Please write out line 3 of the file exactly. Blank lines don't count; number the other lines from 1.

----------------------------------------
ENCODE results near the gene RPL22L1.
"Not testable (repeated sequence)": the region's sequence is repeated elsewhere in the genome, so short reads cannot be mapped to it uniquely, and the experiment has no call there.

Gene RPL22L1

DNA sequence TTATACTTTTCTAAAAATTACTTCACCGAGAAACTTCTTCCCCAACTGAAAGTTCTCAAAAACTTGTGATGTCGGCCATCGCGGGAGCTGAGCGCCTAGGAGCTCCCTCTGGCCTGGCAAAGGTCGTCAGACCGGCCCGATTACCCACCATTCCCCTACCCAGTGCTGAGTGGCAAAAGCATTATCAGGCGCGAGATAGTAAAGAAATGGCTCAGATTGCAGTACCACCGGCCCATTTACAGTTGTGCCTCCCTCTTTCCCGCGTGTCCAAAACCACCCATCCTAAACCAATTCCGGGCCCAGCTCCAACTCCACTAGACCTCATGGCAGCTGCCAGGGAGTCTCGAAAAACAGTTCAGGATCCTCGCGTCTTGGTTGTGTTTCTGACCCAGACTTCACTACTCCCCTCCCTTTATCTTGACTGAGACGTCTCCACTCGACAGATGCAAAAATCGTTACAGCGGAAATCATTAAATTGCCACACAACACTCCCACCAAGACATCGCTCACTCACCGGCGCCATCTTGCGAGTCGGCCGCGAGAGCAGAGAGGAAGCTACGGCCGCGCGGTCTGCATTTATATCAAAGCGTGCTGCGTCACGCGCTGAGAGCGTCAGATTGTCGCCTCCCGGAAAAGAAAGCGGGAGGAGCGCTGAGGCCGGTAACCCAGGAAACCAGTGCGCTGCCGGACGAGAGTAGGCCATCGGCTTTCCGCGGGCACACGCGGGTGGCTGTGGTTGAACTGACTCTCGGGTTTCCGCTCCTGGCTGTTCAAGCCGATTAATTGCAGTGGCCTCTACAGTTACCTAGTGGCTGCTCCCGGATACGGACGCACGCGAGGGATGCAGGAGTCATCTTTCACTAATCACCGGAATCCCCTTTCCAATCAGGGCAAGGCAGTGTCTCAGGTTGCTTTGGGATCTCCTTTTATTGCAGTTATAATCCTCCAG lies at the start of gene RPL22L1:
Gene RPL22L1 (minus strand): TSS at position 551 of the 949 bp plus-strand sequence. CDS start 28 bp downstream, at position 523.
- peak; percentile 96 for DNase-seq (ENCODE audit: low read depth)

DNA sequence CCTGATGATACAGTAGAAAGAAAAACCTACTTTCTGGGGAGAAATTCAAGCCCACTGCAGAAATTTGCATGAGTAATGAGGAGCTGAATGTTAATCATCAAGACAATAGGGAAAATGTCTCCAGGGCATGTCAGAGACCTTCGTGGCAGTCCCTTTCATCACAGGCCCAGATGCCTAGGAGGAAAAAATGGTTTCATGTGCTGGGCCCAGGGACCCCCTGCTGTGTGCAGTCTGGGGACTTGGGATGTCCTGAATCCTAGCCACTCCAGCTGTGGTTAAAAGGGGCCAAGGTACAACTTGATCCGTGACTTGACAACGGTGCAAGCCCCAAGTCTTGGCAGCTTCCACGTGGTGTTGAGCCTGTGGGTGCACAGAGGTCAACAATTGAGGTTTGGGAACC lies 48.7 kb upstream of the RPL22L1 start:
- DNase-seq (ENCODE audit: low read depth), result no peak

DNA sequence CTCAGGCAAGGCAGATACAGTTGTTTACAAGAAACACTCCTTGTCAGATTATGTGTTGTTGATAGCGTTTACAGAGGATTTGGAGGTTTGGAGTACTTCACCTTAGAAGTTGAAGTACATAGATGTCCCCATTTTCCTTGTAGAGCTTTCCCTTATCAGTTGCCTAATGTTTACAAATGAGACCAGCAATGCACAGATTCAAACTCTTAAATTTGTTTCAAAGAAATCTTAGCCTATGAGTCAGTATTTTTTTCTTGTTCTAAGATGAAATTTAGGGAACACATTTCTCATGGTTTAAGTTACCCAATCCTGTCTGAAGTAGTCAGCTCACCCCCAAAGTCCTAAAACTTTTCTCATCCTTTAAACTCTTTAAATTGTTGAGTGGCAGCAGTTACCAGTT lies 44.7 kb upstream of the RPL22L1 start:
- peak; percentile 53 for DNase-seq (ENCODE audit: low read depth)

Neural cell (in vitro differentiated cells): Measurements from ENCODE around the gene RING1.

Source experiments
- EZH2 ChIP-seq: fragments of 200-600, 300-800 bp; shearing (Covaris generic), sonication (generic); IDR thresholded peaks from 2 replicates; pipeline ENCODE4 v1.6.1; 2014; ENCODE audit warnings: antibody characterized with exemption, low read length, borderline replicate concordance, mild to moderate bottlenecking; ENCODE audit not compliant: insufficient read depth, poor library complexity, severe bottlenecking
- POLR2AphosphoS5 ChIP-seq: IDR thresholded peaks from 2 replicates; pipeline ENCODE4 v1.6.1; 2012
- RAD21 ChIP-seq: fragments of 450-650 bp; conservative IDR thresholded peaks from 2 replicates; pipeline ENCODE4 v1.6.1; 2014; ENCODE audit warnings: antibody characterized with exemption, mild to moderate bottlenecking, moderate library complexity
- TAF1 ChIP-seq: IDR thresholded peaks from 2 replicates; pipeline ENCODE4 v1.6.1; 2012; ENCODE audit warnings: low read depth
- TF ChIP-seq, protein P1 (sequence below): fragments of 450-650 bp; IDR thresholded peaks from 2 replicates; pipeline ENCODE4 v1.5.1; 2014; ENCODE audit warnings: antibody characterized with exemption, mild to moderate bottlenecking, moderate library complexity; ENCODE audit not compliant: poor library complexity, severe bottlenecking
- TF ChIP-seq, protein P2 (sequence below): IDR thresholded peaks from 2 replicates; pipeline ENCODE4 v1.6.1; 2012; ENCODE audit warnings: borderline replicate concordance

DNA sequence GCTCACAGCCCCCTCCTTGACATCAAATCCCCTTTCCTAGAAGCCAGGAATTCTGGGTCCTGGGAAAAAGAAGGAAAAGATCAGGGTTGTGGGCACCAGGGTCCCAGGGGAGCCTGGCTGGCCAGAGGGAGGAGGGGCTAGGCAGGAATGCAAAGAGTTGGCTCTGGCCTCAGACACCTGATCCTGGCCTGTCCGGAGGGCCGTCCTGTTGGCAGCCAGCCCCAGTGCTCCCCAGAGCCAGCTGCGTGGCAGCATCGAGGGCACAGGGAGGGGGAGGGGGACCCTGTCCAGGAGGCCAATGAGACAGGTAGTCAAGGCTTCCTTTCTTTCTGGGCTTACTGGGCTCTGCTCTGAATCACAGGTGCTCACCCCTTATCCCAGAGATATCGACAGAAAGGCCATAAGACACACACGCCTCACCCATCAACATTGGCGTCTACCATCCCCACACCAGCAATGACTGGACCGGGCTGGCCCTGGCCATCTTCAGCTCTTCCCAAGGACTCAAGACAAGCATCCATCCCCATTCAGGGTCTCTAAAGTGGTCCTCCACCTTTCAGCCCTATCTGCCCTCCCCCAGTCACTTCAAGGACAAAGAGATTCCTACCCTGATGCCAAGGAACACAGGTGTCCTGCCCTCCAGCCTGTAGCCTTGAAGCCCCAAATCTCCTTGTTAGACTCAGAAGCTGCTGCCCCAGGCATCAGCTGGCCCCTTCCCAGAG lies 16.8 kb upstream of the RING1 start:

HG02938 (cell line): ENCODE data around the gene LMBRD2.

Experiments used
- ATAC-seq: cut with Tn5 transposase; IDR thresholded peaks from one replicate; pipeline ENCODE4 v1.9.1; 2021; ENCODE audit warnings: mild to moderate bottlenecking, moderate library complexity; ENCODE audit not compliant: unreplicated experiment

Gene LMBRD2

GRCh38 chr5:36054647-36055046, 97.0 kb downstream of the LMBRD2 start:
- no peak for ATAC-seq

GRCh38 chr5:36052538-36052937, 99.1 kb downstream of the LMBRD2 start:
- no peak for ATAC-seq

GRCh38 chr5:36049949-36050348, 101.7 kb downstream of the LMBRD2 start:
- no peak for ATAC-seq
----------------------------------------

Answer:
Gene RPL22L1